New provincial vaping rules welcome: advocate

Province introduces higher taxes, tougher rules for vaping products to curb skyrocketing vape use among youth

A Port Moody mom who has been advocating for tougher vaping regulations says the province is doing the right thing by boosting taxes on vape products, curtailing marketing to youth and involving young people in anti-vaping programs.

Tracy Green says nicotine addiction among youth is a growing health concern because vape products are so appealing to young people and it’s easy to get hooked.

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“They’ve game-ified smoking and made it more appealing to youth. They came up with the magic formula — technology, something that’s a little exciting, as in ’I’m not supposed to be smoking’ — and made it more exciting than it was 20 and 40 years ago,” Green told The Tri-City News.

She’s among a growing number of parents, politicians, health care workers and school administrators who have raised concerns about vaping as youth vaping has skyrocketed by 74% in a single year, according to the Canadian Cancer Society.

In School District 43, dozens of students have been suspended for vaping and had their vape equipment confiscated, prompting the start of an anti-vaping campaign involving the Fraser Health Authority and youth leaders.

Green said having youth lead the way in efforts to convince their peers to stay away from the expensive, addicting and possibly dangerous e-cigarettes that have been blamed for lung ailments will be more successful than stark posters and scary anti-vaping messages delivered by adults.

And she said social media-savvy teens, many of whom have an aversion to being manipulated, may buy into the anti-vaping message if it can be shown they are being marketed to by big corporations.

But Green said prevention programs should start young — even as early as kindergarten — to have the greatest impact.

“Working with schools and youth is a fantastic idea but it’s not just a high school issue, it’s all they way down to 10 and 11 years.”

Vapes
Sleek vapes are appealing to youth, with a 13 cent hike in PST, they'll also be more expensive. - Pixabay

New regulations announced by the province to come into force in 2020 after public consultation include a restriction in the amount of nicotine in vapour pods and liquid to 20 milligrams per millilitre, plain packaging for vapour products and health warnings. 

Public advertising of vapour products won’t be allowed in areas where youth spend time, such as bus shelters or community parks, and the provincial sales tax rate applied to vaping products will be hiked from 7% to 20%, making B.C. the first province in Canada to introduce a specific tax rate related to vaping products.

The new tax rate will go into effect Jan. 1, 2020 and will be applied to all vaping devices, the substance or juice that is used with the vaping device, and any vaping part or accessory.

But the challenges of dealing with an industry that sells much of its product online was clearly noted by Health Minister Adrian Dix, who called on the federal government to take tougher action against wholesalers.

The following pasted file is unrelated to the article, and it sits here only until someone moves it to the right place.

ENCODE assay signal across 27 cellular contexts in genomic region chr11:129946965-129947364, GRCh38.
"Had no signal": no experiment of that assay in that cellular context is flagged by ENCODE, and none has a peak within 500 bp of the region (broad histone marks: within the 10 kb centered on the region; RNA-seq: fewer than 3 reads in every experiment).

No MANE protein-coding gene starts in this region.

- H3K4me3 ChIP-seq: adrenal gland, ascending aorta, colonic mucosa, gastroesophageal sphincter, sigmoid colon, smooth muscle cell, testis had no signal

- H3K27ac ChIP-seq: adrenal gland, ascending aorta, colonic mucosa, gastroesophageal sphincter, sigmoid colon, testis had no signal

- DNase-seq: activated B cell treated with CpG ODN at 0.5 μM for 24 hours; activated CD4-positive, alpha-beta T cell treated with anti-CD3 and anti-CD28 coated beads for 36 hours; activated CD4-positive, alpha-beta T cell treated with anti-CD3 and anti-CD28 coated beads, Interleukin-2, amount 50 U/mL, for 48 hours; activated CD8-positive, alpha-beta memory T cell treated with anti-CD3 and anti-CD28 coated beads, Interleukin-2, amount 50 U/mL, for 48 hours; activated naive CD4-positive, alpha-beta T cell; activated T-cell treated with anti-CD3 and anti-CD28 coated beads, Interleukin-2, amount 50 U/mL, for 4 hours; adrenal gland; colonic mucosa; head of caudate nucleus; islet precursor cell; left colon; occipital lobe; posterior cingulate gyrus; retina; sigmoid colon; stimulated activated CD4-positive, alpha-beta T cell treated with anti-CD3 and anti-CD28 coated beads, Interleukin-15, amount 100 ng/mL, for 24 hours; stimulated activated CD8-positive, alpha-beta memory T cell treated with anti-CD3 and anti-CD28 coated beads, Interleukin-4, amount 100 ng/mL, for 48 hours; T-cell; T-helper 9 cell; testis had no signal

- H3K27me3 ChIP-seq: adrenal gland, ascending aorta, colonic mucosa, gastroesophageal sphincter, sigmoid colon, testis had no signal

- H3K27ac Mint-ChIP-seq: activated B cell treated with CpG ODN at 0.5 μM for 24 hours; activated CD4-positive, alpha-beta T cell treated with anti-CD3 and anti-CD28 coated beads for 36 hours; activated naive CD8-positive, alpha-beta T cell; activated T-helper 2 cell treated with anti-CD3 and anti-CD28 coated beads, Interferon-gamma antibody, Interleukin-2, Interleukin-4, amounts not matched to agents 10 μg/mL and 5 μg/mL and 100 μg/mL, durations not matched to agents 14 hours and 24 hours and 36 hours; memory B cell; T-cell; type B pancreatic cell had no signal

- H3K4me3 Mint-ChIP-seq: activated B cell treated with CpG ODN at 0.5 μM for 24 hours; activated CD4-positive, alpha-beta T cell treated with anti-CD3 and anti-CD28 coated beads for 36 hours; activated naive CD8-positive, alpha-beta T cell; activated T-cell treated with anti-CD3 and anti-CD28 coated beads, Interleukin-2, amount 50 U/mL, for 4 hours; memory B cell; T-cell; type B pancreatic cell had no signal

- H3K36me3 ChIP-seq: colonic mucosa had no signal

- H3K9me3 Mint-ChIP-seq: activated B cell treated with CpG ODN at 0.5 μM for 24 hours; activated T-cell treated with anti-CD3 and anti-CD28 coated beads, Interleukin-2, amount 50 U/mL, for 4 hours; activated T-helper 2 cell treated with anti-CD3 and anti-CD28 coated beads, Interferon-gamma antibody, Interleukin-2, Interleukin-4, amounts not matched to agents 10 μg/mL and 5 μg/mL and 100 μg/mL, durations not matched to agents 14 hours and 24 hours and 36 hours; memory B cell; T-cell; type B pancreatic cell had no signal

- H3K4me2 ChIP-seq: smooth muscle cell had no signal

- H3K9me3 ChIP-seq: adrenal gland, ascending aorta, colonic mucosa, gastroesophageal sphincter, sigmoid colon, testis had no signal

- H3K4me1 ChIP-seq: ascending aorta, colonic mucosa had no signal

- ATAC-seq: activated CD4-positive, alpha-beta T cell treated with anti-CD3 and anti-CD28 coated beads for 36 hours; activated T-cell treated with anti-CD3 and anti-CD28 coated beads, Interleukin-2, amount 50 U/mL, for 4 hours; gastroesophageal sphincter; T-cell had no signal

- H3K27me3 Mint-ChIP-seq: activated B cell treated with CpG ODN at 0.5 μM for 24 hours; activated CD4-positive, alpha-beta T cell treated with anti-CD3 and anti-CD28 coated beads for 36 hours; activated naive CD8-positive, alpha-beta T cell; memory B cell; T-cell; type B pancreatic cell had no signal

"Until they do,” Dix said at a press conference Thursday, “there will be a black market of non-compliant vapour products from other jurisdictions that can make their way into our province, our schools and the lungs of our young people."

Green said it’s difficult for governments to keep vaping products out of the hands of young people because they get them from friends, adults online and even from stores that ignore the rules. She said health authorities need more staff to enforce current legislation to stop unscrupulous sellers from making vape products available to kids.

“If there’s not a crackdown, there’s no incentive for stores not to be selling to youth, and taking the problem seriously.”

In its vaping plan, the government has sought the backing of multiple partners who will aid in the fight against youth vaping with social media campaigns, nicotine-use cessation programs and other measures.

The BC Lung Association is working with youth to build a vaping prevention toolkit that has been piloted in some schools. This initiative will begin expanding immediately to schools across the province, providing information for educators, parents and youth to use when having discussions and making choices about vaping.

The province's quit-smoking resource, QuitNow, will be updated to include new quit-vaping resources for youth and the legislation would also include increasing the tobacco tax rate by two cents. Effective Jan. 1, the tax applied will be 29.5 cents per cigarette and 39.5 cents per gram of loose tobacco.

But nicotine gum, patches and similar smoking-cessation products will continue to be exempt from the PST.

The BC School Trustees’ Association is also welcoming the anti-vaping initiative. In a statement, BCSTA president Stephanie Higginson said schools are seeing problems and need help and resources.

"Vaping is a serious community health issue that has made its way into our schools," BCSTA stated. "B.C.'s boards of education are pleased with this comprehensive plan from government to address the issue. We applaud the addition of youth-led resources to help educators talk to students about the health risks these products pose. Expanding the QuitNow program to focus on young people will ensure youth across B.C. have age-appropriate programs available to them when they make the decision to quit vaping."

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